Brooklyn Boro

Around Brooklyn: Treyger, Jeffries hail new Coney greenhouse

December 3, 2020 Editorial Staff
Here’s the view from the Manhattan Bridge’s pedestrian pathway. Photo: Lore Croghan/Brooklyn Eagle
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Treyger, Jeffries hail new Coney greenhouse

Councilmember Mark Treyger (D-Coney Island, Bensonhurst, Bath Beach, Gravesend) was joined by U.S. Rep. Hakeem Jeffries (D-Brooklyn, Queens) and other community leaders for a virtual press conference to announce funding and project details for a brand-new STEM greenhouse facility at the Rachel Carson High School for Coastal Studies in Coney Island. Treyger helped secure $4.6 million for the greenhouse project through City Council discretionary funding from fiscal years 2019 to 2021. The high school is an educational campus in a community greatly affected by climate change. Students and school staff at Rachel Carson know firsthand the detrimental effects of this change, due to Superstorm Sandy, occurring right in their community.

New biz offers same-day delivery for local stores

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A new startup is making it easier to avoid major online retailers by offering same-day delivery from Brooklyn-based stores. ShopINC.nyc is plugged into small businesses in Brooklyn and lets you shop among several local retailers at once. All products are delivered in a single, convenient package. Among the stores participating in the program are Amy’s Brad, Annie’s Blue Ribbon General Store, Runnin’ Wild Toys, One Girl Cookies, Sahadi’s and dozens of others, according to 6sqft.com.

De Blasio launches employee ownership initiative

Mayor Bill de Blasio, in concert with the Department of Small Business Services and the Mayor’s Office of Minority and Women-Owned Business Enterprises, has launched Employee Ownership NYC, the nation’s largest municipal initiative for education and technical assistance for employee ownership and conversion. “Enabling workers to buy their businesses is a proven model to address the wealth gap in this city – and it will be a transformative approach for businesses looking for creative ways to recover from the challenges posed by COVID-19,” said de Blasio.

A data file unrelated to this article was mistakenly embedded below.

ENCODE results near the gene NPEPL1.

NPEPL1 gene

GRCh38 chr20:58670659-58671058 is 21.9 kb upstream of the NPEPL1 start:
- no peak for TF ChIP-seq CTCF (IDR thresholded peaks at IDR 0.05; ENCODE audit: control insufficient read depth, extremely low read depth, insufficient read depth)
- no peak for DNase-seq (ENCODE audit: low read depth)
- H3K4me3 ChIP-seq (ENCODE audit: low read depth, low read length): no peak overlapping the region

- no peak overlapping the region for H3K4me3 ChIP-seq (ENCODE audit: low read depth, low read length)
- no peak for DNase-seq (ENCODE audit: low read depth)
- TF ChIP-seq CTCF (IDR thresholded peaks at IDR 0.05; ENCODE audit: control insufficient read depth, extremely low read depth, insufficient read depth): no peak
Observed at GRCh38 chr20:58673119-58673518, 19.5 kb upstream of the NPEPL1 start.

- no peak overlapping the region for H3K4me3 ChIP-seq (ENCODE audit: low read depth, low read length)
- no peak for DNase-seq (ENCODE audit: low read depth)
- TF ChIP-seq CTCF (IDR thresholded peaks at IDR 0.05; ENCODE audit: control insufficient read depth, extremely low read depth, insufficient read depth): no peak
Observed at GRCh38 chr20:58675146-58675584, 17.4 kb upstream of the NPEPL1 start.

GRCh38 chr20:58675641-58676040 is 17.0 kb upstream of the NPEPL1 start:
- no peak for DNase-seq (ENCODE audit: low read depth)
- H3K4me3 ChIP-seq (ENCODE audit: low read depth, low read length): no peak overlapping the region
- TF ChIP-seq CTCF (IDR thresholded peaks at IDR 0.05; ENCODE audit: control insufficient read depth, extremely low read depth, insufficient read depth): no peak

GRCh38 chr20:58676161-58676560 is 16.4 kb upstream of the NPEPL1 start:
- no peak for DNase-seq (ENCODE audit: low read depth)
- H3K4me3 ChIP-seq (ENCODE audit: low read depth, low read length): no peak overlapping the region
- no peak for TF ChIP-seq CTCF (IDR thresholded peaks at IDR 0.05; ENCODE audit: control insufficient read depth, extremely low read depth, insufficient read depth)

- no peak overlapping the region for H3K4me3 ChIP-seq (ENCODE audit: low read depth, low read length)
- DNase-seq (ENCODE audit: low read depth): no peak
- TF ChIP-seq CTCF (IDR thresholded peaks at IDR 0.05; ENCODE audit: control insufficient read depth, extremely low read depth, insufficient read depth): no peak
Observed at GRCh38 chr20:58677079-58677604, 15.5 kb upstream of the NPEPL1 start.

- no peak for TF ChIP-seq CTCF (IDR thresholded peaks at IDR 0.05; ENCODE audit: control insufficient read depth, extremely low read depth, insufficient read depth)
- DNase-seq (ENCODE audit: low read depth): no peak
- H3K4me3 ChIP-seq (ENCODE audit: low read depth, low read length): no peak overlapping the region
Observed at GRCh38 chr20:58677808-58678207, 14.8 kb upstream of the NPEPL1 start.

Cops seek suspects in hate-crime robbery pattern

The Police Department is seeking public assistance in finding two men who are being sought in connection with a hate-crime robbery spree in Williamsburg and Bed-Stuy. In the first incident, at 485 Bedford Ave., the pair approached a young Hasidic man, grabbed his hat and fled. In the second, at 954 Bedford Ave., the two also grabbed a young Hasidic man’s traditional hat. In the third, at 954 Bedford Ave., they approached a middle-aged Hasidic man and grabbed his hat. And in the fourth, at 888 Bedford Ave., they approached another middle-aged Hasidic man and grabbed his hat. While the incidents all took place on July 23, photos have been made available just now. They show two young Black men in their late teens or early twenties, one wearing glasses, both riding on the same Citi Bike.

New Yorkers urged to share election experiences

The New York Voter Assistance Advisory Committee will hold a virtual public hearing on Dec. 9 in which both voters and poll workers are invited to share their experiences. They are asked to weigh in on voting in person during Early Voting, voting in person on Election Day, voting by mail and requesting absentee ballots, and recommendations to improve the voting experience in New York City. All testimony provided at the hearing will be shared with elected officials and the Board of Elections.

Test & Trace Corps expands testing locations

The NYC Test & Trace Corps has announced the expansion of its rapid point-and-care testing to reach communities in need, with rapid testing to become available at more than 20 sites in the coming weeks. “As rates of COVID-19 begin to climb in our neighborhoods this season, New York City is meeting the challenge with the strongest and most advanced testing infrastructure in the country,” said NYC Test & Trace Corps Executive Director Dr. Ted Long. Test & Trace Corps sites introducing rapid antigen testing this week include Co-op City Retail Space in the Bronx and Bay Ridge Fifth Avenue in Brooklyn. Other sites offering rapid PCR testing since Nov. 5 include the St. James Rec Center in the Bronx, Queens Public Library at Lefferts, St. George Ferry Terminal in Staten Island, Northern Boulevard in Queens, Mt. Loretto Sportsplex in Staten Island, Starrett City in Brooklyn and Highbridge Pool in Upper Manhattan.